Warner Archive makes sure Fargo looks good, not eye-popping, but far better than you’d expect a Monogram cowboy movie to look in 2014. Originally released in sepia tone, we get it black and white, which is fine. The audio’s strong. Judging from the comments that have come in about these Elliott pictures, I’m not the only one happy with this twin-bill DVD — and I’m not alone in wanting the rest of the series.

• Thanks to John for the phrase “last-gasp B Westerns.”

Read Full Post »

Happy Birthday, Paul Newman.

VLUU L100, M100  / Samsung L100, M100

Paul Leonard Newman
(January 26, 1925 – September 26, 2008)

It’s hard to wrap my head around the fact that Paul Newman isn’t with us anymore. The world’s a lot less cool without him. Who else would put a supercharged Ford V-8 in a Volvo station wagon?

Newman’s seen above on the set of Arthur Penn’s Left Handed Gun (1958), a 50s Western I consider great in spots, kinda crummy in others.

Read Full Post »

beverlygarland18

This is a big one, folks. After making his B Western, The Forty-Niners (1954), for Allied Artists, William Elliott ended his Hollywood career with five tough little crime pictures for the same studio, released 1955-57. After playing Detective Lieutenant Andy Flynn of the Los Angeles County Sheriff’s Department in the first one, Dial Red “O” (1955), he became Andy Doyle in the other four.

The Bill Elliott Detective Mysteries from Warner Archive presents all five films in 16×9 widescreen. Most run about an hour — and have been on the Want Lists of “Wild Bill” Elliott fans for ages. They’ll be on the Warner Archive lineup on Tuesday.

Sudden Danger LC

Dial Red “O” (1955) An unhinged vet triggers a citywide manhunt when his soon-to-be-ex-wife gets bumped off. With Paul Picerni and Sam Peckinpah (uncredited as a cook).

Sudden Danger (1955) Elliott investigates a suspicious suicide — and the prime suspect turns out to be a blind man. With Beverly Garland and Lyle Talbot.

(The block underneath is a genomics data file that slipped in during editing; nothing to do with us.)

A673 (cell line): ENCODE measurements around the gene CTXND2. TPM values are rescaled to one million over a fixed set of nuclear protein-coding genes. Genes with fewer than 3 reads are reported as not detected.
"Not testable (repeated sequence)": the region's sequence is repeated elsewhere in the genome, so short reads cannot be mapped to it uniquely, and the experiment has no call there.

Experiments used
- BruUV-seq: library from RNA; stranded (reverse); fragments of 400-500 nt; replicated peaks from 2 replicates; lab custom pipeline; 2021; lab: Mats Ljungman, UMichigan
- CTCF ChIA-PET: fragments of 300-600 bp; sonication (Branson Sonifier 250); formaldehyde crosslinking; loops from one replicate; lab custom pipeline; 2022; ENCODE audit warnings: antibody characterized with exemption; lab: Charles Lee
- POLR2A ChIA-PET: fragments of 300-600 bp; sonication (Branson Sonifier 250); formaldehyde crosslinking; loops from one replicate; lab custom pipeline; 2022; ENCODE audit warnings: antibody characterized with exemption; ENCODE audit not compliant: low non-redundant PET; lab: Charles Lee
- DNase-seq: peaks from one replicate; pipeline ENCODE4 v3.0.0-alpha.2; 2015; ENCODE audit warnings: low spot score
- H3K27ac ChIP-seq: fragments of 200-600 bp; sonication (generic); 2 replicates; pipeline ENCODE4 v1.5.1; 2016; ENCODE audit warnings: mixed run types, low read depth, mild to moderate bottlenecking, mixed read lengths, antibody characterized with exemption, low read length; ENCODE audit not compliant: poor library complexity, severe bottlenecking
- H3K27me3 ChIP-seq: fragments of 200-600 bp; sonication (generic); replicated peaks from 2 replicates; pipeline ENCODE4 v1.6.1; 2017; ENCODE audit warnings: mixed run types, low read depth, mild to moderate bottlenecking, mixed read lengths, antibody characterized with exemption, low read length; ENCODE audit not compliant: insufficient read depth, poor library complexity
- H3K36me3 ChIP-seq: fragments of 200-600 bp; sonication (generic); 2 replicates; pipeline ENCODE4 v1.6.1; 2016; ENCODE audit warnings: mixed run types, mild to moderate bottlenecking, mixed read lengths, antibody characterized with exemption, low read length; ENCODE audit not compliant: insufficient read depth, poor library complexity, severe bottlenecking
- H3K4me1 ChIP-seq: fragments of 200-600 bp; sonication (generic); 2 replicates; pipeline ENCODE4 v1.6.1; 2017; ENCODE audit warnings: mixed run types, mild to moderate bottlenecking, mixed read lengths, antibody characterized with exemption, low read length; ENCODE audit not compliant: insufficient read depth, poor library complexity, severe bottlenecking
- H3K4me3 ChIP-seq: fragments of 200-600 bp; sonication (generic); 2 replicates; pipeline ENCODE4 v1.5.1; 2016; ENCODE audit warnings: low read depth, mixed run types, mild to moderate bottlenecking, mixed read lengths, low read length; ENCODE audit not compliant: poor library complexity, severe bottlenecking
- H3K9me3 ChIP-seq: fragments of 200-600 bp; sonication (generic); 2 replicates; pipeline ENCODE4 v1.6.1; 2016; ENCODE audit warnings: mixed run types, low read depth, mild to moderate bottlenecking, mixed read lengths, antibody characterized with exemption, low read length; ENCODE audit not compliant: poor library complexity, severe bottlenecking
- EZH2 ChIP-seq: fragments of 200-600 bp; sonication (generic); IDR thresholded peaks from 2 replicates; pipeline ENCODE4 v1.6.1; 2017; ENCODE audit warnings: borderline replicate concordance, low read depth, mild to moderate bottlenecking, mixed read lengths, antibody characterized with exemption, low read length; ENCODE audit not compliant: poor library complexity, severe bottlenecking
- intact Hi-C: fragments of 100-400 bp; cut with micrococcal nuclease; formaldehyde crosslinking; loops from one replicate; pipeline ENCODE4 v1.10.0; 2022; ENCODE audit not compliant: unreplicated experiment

Calling Homicide (1956) Elliott connects the dots between a cop-killing and a model’s murder.  With Don Haggerty (who’d appear in the rest of the series), Lyle Talbot and James Best.

Chain of Evidence (1957) A reform school grad is accused of murder. With Haggerty, Timothy Carey and Dabbs Greer.

Footsteps In The Night (1957) A high-stakes poker game ends in murder. Directed by Jean Yarbrough.

$_3-1

Daniel B. and Elwood Ullman, who wrote several of Elliott’s Monogram Westerns, are on hand for these films, and they make the transition from the Old West to the City Of Angels with ease.

You might be interested in these as a curio more than anything else, but they’re cool little movies and Elliott is as terrific as ever. Highly recommended.

Read Full Post »

KONICA MINOLTA DIGITAL CAMERA

Three Monogram cowboys ride tall in the latest volume of Warner Archive’s Monogram Cowboy Collection. This time, some of the films creep into the 50s. As we all know, the B Western was in its last days.

Expect lots of action, expertly transferred. These things always look terrific. Here’s what you get:

Johnny Mack Brown
Trigger Fingers (1946), Whistling Hills (1951) and Man From The Black Hills (1952);

Jimmy Wakely
Saddle Serenade (1945) and Across The Rio Grande (1949)

Whip Wilson
Gunslingers (1950), Silver Raiders (1950), Arizona Territory (1950) and Lawless Cowboys (1951).

Read Full Post »

duke_176 cropped

Randolph Scott
(January 23, 1898 – March 2, 1987)

Happy birthday to my favorite cowboy star, Randolph Scott. He’s seen above in Man In The Saddle (1951), hanging out with Tennessee Ernie Ford. This is an excellent Scott picture, which you can read all about in a recent post over at Riding The High Country. Or you can stick close to home with A Lawless Street (1955) here.

Read Full Post »

Older Posts »